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There is a misconception about chameleons that they change their color in order to blend
in with their environment.
That is actually not the case.
When a chameleon is calm it is green and so it naturally blends in with its leafy surroundings.
But male chameleons change color when they become excited in the presence of a female
or a rival male, as shown here.
I will put the first frame in the bottom right for comparison.
As you can see, as he becomes more excited, his color changes to be more yellow orange
and red.
So instead of blending in this chameleon will now stand out.
But how do chameleons actually change their color?
For years we thought that there was a simple well-established mechanism for this color
In their skin, chameleons have different cells containing colored pigments.
Some are yellow others are red and some contain the dark melanin pigment.
Many animals including chameleons are known to turn a darker shade by causing the melanin
to spread out along the fingery extensions of the cell.
They turn lighter again by condensing the pigment back into one spot.
It was assumed that chameleons must turn yellow, orange and red in the same way, by causing
those pigments to spread out in those cells.
But new research from collaborating groups of physicist and biologists at the University
of Geneva shows that this is incorrect.
Now the first clue should come from the fact that there is actually no green pigment in
the a chameleon.
The green color actually created by two distinct mechanisms, pigment color and structural color.
Beneath the yellow pigment cells, there are cells containing tiny 130 nm crystals regularly
arranged in a lattice.
Now light diffracts off these crystals and due to the spacing between them, blue light
constructively interferes and is therefore strongly reflected.
Whereas the other colors are not reflected.
This is very similar to how a morpho butterfly wing creates an iridescent blue.
There is no blue pigment just the periodic nanoscale structure that acts as a strong
reflector for only one color.
So a chameleon looks green due to the combination of the yellow light from the pigment plus
the blue light reflected off the crystal structure beneath it.
So how do chameleons change this green into yellow orange and red?
Well previously it was assumed that the color change was achieved by dispersing pigments
in the colored cells.
But now scientists have found it's actually the crystals underneath which are changing.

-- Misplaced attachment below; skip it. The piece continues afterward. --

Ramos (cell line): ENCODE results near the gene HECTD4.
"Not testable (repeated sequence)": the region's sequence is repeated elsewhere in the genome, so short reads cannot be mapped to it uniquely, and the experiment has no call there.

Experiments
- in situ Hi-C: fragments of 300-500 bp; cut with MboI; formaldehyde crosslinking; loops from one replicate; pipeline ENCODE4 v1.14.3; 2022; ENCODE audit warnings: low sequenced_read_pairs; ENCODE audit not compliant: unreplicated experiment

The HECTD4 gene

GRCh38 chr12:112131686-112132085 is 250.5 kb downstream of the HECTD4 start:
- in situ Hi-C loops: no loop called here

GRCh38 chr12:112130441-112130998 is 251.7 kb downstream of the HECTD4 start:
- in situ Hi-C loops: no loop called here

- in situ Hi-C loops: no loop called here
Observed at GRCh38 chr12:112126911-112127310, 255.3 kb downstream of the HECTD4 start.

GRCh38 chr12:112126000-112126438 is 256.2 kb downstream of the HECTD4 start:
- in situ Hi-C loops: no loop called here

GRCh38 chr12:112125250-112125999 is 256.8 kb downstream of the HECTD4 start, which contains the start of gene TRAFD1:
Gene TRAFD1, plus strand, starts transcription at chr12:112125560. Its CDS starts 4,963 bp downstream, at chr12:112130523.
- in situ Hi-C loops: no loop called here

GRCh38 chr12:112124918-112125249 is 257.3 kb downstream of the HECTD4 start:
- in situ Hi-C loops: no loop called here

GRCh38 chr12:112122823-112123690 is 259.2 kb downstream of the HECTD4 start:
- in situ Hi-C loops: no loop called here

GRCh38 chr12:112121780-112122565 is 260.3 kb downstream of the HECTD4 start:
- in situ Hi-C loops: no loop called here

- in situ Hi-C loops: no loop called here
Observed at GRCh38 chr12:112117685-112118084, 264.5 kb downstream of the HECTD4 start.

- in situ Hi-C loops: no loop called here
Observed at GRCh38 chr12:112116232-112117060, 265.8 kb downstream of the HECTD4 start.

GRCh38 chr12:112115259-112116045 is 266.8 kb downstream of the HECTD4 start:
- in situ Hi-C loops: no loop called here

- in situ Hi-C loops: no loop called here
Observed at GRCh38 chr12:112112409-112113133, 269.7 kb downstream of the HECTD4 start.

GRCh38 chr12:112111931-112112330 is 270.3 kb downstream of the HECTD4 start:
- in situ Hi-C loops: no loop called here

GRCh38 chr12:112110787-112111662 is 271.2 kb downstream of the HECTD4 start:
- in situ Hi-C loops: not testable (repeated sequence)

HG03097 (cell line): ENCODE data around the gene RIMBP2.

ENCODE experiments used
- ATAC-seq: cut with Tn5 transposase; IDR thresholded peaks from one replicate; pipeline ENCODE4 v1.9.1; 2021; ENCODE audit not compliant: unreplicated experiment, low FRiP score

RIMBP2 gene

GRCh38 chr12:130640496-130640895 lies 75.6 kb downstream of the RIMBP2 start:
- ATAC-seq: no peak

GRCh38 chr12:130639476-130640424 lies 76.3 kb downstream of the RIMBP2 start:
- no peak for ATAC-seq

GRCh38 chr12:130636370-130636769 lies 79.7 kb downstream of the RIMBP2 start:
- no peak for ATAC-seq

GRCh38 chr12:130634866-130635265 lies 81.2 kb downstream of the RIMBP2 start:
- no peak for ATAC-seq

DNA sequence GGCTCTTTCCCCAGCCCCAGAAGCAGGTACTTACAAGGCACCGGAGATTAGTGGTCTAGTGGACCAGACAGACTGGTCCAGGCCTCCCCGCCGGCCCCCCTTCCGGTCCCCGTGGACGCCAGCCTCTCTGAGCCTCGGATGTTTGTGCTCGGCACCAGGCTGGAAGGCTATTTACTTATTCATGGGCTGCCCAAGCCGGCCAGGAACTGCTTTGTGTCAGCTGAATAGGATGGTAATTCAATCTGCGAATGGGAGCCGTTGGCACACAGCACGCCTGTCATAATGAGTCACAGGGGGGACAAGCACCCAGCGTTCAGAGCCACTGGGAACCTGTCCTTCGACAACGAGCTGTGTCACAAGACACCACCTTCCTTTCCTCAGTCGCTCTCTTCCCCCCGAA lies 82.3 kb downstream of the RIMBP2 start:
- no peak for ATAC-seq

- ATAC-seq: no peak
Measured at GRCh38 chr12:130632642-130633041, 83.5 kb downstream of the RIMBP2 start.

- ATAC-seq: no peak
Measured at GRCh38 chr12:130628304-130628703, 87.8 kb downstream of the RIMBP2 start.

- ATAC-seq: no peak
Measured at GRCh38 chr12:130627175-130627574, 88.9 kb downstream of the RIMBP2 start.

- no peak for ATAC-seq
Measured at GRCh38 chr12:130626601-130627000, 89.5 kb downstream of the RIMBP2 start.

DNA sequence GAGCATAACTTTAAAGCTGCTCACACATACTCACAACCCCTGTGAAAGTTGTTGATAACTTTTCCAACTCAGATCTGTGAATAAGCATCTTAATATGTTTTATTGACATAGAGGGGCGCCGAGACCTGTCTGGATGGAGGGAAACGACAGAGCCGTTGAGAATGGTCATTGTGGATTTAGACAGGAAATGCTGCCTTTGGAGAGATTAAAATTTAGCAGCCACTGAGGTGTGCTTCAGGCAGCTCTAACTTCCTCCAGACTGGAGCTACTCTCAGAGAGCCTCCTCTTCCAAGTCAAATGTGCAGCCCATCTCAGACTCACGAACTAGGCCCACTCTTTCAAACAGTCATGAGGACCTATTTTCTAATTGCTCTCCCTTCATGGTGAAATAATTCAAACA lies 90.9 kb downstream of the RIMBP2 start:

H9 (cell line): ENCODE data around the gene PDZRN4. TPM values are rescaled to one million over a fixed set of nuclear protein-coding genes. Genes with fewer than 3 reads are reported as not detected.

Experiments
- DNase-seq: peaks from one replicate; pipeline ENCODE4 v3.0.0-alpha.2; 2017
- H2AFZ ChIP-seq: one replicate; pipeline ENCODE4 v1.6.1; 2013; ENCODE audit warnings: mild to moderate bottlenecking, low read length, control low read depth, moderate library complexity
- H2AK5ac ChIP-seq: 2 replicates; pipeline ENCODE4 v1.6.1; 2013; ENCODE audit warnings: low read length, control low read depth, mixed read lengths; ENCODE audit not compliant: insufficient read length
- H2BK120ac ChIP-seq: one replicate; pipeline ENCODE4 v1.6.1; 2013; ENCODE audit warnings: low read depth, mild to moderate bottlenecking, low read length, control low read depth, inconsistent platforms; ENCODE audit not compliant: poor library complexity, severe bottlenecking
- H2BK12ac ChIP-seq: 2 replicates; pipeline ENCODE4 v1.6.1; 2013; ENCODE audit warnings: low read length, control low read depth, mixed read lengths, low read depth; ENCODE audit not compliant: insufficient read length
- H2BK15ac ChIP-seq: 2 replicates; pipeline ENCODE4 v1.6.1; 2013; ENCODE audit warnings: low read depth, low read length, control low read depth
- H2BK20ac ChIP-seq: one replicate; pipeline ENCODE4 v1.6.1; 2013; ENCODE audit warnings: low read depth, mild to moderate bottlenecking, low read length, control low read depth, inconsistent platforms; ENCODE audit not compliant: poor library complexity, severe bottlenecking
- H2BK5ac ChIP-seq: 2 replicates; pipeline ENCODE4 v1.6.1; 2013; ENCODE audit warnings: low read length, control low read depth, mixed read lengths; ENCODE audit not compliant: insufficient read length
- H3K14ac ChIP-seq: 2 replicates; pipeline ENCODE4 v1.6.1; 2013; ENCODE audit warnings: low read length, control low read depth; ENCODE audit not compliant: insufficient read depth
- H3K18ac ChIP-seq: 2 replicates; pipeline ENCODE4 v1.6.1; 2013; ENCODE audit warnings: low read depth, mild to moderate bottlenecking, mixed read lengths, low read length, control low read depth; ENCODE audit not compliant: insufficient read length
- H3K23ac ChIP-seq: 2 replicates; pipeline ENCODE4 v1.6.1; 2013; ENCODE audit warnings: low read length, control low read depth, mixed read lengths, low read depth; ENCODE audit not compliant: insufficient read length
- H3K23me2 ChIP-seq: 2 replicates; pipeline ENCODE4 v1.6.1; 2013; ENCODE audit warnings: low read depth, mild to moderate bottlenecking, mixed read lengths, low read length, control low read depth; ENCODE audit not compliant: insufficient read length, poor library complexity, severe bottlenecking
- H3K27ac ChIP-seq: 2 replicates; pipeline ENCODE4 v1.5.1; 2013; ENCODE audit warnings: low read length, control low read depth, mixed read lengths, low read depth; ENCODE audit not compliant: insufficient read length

By increasing the spacing between the crystals the chameleons can change which color is selectively
Bigger gaps between the crystals are better at reflecting longer wavelengths.
So as the spacing increases, the color changes from blue to green to yellow, and then orange
and red.
Scientists compared skin samples from calm green chameleons and excited yellow chameleons
and found that indeed, in the excited chameleon the crystal spacing was much further apart.
Here you can see a single cell enlarged and the color it reflects changing from blue to
green to yellow, orange and red.
Plus, a computer simulation of the light reflected off crystals while their spacing is decreasing
also provides excellent agreement with these observations.
Furthermore, applying physical pressure to the skin causes the crystals to compress and
so they reflect more blue.
When that pressure is removed, the crystals expand again reflecting more green light.
The structure of a chameleon’s skin gets even more fascinating, as there is another
layer of cells underneath which also contain crystals.
But these crystals are larger more spaced out and more disorganized.
This means they reflect longer wavelengths in the infrared part of the spectrum and they
reflect a broader range of these wavelengths.
It’s thought that the function of this layer could be to reflect light from the sun since
these chameleons live in bright full-sun habitats.
So male chameleons don't change their color by spreading out red and yellow pigments.
Instead they do something much more remarkable.
They actively tune the spacing between nanoscale crystals in order to create structural colors
that span the whole length of the visible spectrum.
Now what I find amazing is that in this day and age we thought we had the answer to how
chameleons change color, but it actually took the combined expertise of physicists and biologists
working together to figure out what's really going on.
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